Immigrant Visa Services ("Green Cards")
EB-1 Foreign Nationals of Extraordinary Ability, Outstanding Professors and Researchers and Multinational Executives and Managers
Individuals in this category can petition for permanent residency without having to go through the time consuming labor certification process.
EB-2 Workers with Advanced Degrees or Exceptional Ability in the Sciences, Arts or Business
Visa holders in this category normally must have a job offer and the potential employer must complete the labor certification process. The labor certification involves a testing of the job market to demonstrate that the potential visa holder is not taking a job away from a U.S. worker. In cases where an individual can show that his entry is
in the national interest, the job offer and labor certification requirements can
EB-3 Skilled Workers and Professionals
Visa holders in this category normally must have a job offer and the potential employer must complete the labor certification process.
EB-4 Special Immigrant Visas for Religious Workers
Ministers of religion are eligible for permanent residency.
EB-5 Investor/Employment Creation Visas
Under the 1990 Immigration Act, Congress has set aside up to 10,000 visas per year for alien investors in new commercial enterprises who create employment for ten individuals. There are two groups of investors under the program - those who invest at least $500,000 in "targeted employment areas" (rural areas or areas experiencing high unemployment of at least 150% of the national average rate) and those who invest $1,000,000 anywhere else. No fewer than 3,000 of the annual allotment of visas must go to targeted employment areas.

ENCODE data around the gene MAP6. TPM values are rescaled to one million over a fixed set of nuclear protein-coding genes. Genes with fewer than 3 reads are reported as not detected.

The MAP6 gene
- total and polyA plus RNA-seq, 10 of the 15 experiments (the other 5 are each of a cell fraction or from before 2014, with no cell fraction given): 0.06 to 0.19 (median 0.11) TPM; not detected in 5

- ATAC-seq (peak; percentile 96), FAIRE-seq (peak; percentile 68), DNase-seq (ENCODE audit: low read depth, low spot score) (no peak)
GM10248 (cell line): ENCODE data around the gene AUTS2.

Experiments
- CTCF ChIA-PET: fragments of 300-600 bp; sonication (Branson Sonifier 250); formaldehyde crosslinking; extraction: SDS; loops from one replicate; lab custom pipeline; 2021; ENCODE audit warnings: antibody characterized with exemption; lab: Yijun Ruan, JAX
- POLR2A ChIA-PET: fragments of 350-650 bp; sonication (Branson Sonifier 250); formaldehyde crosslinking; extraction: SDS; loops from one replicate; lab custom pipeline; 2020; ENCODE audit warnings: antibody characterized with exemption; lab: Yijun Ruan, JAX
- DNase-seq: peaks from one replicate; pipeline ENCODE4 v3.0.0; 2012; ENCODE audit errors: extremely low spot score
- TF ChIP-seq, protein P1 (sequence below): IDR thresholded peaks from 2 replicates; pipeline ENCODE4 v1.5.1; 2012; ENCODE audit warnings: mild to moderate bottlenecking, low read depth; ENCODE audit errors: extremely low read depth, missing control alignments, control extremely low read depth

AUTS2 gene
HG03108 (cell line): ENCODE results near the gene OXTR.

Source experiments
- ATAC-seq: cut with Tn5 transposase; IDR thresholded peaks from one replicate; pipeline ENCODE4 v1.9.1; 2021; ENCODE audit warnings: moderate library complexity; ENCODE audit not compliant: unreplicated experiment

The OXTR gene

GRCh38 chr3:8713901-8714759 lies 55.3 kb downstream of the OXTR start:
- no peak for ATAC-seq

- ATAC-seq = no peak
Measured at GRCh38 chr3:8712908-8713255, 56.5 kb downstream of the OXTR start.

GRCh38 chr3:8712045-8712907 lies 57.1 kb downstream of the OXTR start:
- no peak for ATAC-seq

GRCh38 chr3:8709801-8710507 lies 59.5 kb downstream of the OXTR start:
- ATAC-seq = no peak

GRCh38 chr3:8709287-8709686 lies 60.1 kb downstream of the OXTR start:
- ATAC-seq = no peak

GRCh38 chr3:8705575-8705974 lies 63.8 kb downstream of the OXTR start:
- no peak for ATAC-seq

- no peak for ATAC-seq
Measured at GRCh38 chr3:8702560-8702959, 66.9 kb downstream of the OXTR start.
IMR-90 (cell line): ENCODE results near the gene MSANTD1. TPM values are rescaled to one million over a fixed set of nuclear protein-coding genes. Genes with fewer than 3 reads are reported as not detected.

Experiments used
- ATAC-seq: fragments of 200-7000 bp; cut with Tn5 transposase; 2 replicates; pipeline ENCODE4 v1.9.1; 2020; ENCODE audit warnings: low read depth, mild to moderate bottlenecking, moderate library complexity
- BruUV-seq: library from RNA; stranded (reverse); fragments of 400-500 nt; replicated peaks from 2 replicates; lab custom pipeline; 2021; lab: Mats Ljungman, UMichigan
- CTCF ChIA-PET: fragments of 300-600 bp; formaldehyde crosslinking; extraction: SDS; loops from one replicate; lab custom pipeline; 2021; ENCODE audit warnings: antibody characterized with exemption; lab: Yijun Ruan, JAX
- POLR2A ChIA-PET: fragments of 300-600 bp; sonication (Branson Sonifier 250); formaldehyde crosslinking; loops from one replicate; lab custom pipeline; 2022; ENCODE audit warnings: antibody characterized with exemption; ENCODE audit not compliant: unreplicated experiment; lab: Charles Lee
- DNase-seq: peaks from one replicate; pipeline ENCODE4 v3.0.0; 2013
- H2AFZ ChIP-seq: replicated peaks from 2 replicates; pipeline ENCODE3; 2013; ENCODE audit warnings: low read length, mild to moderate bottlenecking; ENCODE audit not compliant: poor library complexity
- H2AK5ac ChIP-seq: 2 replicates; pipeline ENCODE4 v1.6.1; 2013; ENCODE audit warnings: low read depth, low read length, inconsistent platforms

Family Sponsored Immigration
U.S. citizens may petition for spouses, parents, children and siblings. Permanent residents may petition for spouses and children.
DV-1 Visas (the "Green Card Lottery")
55,000 visas are annually allotted in a random drawing to individuals from nations underrepresented in the total immigrant pool.
Refugee and Asylum Applications
Persons with a well-founded fear of persecution on account of race, religion, nationality, membership in a particular social group, or political opinion may be eligible to apply for asylum or refugee status in the U.S.